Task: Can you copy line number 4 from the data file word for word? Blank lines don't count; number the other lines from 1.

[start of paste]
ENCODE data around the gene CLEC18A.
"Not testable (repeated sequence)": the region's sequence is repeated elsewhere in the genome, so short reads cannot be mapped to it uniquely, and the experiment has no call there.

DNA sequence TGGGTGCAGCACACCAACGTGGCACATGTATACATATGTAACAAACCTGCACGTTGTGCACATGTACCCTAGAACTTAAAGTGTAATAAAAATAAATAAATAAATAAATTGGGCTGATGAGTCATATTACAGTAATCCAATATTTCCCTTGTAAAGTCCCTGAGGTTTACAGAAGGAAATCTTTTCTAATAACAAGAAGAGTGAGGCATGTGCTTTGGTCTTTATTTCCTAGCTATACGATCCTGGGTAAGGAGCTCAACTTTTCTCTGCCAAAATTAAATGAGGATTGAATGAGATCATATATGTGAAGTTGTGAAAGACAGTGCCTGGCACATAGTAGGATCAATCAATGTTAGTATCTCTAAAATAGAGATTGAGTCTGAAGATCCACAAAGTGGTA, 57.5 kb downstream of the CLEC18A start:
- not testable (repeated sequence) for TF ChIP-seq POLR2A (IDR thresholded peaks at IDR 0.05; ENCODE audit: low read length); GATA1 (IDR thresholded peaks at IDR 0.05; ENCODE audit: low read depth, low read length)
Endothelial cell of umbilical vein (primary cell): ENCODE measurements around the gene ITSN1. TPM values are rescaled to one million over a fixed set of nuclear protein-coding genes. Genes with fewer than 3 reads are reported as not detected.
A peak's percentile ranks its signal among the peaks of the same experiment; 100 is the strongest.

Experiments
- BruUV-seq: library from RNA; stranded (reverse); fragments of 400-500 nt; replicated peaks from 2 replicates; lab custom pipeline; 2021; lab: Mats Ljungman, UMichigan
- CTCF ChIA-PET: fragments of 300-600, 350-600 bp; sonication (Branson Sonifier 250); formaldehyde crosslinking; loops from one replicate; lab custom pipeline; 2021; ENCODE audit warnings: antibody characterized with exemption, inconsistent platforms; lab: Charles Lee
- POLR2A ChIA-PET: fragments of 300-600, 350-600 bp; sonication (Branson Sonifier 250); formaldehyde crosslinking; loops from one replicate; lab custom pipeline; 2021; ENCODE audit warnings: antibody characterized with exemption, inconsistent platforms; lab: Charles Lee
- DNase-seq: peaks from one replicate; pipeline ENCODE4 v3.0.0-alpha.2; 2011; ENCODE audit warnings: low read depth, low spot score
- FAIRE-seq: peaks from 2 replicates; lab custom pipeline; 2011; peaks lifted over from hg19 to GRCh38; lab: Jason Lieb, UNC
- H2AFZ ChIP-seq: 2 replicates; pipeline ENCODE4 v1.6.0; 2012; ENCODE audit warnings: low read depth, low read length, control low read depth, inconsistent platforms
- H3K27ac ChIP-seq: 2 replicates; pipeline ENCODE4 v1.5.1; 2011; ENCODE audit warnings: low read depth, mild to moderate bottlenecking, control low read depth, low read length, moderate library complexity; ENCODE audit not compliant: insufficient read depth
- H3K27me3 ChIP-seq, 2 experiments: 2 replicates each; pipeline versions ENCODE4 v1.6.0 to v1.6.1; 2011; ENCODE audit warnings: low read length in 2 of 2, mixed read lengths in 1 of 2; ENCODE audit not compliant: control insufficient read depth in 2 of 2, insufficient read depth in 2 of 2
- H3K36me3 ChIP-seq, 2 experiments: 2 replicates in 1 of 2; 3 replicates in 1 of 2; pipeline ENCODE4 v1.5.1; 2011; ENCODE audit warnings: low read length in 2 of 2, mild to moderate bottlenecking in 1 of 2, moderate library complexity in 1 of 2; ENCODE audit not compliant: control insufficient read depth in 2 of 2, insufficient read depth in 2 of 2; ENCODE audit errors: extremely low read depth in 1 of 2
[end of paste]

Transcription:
- not testable (repeated sequence) for TF ChIP-seq POLR2A (IDR thresholded peaks at IDR 0.05; ENCODE audit: low read length); GATA1 (IDR thresholded peaks at IDR 0.05; ENCODE audit: low read depth, low read length)